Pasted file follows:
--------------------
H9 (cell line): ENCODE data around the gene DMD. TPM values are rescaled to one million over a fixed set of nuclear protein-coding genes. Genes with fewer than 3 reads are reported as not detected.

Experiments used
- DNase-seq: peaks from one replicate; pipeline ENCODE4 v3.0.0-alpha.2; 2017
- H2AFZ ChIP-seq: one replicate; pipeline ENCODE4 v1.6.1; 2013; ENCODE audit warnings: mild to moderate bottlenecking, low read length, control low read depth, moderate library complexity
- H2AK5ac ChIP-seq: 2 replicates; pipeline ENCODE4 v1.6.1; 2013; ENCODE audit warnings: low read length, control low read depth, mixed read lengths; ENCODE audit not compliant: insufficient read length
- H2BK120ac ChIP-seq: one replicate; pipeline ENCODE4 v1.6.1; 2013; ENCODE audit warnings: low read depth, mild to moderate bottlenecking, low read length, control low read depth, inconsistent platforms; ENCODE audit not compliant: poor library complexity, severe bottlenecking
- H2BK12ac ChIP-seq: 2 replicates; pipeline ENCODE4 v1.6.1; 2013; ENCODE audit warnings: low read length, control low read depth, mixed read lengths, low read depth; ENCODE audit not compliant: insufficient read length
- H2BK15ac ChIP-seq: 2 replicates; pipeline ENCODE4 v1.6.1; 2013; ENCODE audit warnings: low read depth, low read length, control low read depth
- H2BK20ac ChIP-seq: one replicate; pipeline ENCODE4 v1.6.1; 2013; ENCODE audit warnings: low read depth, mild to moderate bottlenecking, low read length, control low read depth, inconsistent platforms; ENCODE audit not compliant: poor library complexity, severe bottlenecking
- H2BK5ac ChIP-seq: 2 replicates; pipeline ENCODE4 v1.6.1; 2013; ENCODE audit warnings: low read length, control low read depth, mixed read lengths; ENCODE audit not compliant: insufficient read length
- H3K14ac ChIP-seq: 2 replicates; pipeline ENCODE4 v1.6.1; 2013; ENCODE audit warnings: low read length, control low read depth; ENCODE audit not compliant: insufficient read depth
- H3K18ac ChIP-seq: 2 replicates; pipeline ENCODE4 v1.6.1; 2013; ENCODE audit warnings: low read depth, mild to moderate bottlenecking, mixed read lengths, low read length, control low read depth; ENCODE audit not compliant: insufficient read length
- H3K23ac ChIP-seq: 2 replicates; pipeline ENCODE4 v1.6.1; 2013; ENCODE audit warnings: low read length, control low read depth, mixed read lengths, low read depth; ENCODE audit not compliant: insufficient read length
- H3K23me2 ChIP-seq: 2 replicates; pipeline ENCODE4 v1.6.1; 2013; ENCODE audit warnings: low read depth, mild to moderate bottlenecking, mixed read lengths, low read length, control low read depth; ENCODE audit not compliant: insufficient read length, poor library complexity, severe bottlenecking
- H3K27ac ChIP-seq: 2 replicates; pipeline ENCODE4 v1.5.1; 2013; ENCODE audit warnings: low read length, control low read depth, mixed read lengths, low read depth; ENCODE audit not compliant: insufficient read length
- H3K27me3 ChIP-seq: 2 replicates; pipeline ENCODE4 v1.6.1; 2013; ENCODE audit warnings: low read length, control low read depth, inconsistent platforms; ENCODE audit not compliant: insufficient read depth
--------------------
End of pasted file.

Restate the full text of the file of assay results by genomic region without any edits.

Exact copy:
H9 (cell line): ENCODE data around the gene DMD. TPM values are rescaled to one million over a fixed set of nuclear protein-coding genes. Genes with fewer than 3 reads are reported as not detected.

Experiments used
- DNase-seq: peaks from one replicate; pipeline ENCODE4 v3.0.0-alpha.2; 2017
- H2AFZ ChIP-seq: one replicate; pipeline ENCODE4 v1.6.1; 2013; ENCODE audit warnings: mild to moderate bottlenecking, low read length, control low read depth, moderate library complexity
- H2AK5ac ChIP-seq: 2 replicates; pipeline ENCODE4 v1.6.1; 2013; ENCODE audit warnings: low read length, control low read depth, mixed read lengths; ENCODE audit not compliant: insufficient read length
- H2BK120ac ChIP-seq: one replicate; pipeline ENCODE4 v1.6.1; 2013; ENCODE audit warnings: low read depth, mild to moderate bottlenecking, low read length, control low read depth, inconsistent platforms; ENCODE audit not compliant: poor library complexity, severe bottlenecking
- H2BK12ac ChIP-seq: 2 replicates; pipeline ENCODE4 v1.6.1; 2013; ENCODE audit warnings: low read length, control low read depth, mixed read lengths, low read depth; ENCODE audit not compliant: insufficient read length
- H2BK15ac ChIP-seq: 2 replicates; pipeline ENCODE4 v1.6.1; 2013; ENCODE audit warnings: low read depth, low read length, control low read depth
- H2BK20ac ChIP-seq: one replicate; pipeline ENCODE4 v1.6.1; 2013; ENCODE audit warnings: low read depth, mild to moderate bottlenecking, low read length, control low read depth, inconsistent platforms; ENCODE audit not compliant: poor library complexity, severe bottlenecking
- H2BK5ac ChIP-seq: 2 replicates; pipeline ENCODE4 v1.6.1; 2013; ENCODE audit warnings: low read length, control low read depth, mixed read lengths; ENCODE audit not compliant: insufficient read length
- H3K14ac ChIP-seq: 2 replicates; pipeline ENCODE4 v1.6.1; 2013; ENCODE audit warnings: low read length, control low read depth; ENCODE audit not compliant: insufficient read depth
- H3K18ac ChIP-seq: 2 replicates; pipeline ENCODE4 v1.6.1; 2013; ENCODE audit warnings: low read depth, mild to moderate bottlenecking, mixed read lengths, low read length, control low read depth; ENCODE audit not compliant: insufficient read length
- H3K23ac ChIP-seq: 2 replicates; pipeline ENCODE4 v1.6.1; 2013; ENCODE audit warnings: low read length, control low read depth, mixed read lengths, low read depth; ENCODE audit not compliant: insufficient read length
- H3K23me2 ChIP-seq: 2 replicates; pipeline ENCODE4 v1.6.1; 2013; ENCODE audit warnings: low read depth, mild to moderate bottlenecking, mixed read lengths, low read length, control low read depth; ENCODE audit not compliant: insufficient read length, poor library complexity, severe bottlenecking
- H3K27ac ChIP-seq: 2 replicates; pipeline ENCODE4 v1.5.1; 2013; ENCODE audit warnings: low read length, control low read depth, mixed read lengths, low read depth; ENCODE audit not compliant: insufficient read length
- H3K27me3 ChIP-seq: 2 replicates; pipeline ENCODE4 v1.6.1; 2013; ENCODE audit warnings: low read length, control low read depth, inconsistent platforms; ENCODE audit not compliant: insufficient read depth